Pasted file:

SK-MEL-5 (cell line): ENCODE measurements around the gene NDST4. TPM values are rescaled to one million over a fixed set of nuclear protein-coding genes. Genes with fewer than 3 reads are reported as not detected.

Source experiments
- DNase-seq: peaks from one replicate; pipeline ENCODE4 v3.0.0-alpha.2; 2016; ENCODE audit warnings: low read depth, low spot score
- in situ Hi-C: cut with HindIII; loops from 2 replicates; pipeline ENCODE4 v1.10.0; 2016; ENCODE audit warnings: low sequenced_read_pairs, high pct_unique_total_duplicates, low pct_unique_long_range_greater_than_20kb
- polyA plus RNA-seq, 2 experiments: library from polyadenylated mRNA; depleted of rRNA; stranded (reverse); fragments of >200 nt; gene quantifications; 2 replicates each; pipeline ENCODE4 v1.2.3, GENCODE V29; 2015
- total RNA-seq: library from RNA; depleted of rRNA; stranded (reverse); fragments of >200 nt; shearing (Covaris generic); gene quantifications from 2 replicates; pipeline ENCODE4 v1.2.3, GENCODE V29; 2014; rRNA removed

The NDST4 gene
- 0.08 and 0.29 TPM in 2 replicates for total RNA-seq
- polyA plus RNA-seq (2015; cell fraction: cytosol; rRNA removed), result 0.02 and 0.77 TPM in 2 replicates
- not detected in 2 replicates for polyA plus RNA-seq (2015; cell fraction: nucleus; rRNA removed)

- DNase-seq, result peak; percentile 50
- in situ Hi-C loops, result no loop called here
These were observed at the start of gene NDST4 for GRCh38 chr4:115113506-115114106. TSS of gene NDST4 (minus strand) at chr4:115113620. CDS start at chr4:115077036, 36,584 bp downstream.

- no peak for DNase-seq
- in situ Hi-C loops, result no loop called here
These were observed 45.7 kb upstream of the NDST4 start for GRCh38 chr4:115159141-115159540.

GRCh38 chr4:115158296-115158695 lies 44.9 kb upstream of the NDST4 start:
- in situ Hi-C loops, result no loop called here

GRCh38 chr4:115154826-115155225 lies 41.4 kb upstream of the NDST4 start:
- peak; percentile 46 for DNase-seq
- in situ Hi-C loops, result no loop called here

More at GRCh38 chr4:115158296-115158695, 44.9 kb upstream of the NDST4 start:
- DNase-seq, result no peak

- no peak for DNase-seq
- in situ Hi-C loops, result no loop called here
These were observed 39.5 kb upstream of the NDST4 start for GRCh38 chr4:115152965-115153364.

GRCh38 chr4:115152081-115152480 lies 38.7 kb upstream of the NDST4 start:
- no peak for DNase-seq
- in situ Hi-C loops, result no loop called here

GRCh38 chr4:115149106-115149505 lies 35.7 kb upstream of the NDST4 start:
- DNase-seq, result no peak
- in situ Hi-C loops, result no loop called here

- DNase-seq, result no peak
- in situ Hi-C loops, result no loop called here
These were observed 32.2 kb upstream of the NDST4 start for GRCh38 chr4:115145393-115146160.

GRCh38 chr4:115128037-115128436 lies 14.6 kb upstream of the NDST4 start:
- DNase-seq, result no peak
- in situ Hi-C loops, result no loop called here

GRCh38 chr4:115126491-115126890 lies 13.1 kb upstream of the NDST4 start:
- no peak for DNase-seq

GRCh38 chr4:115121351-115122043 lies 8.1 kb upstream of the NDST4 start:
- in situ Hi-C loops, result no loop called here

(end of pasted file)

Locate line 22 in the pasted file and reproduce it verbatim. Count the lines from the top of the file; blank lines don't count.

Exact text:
More at GRCh38 chr4:115158296-115158695, 44.9 kb upstream of the NDST4 start: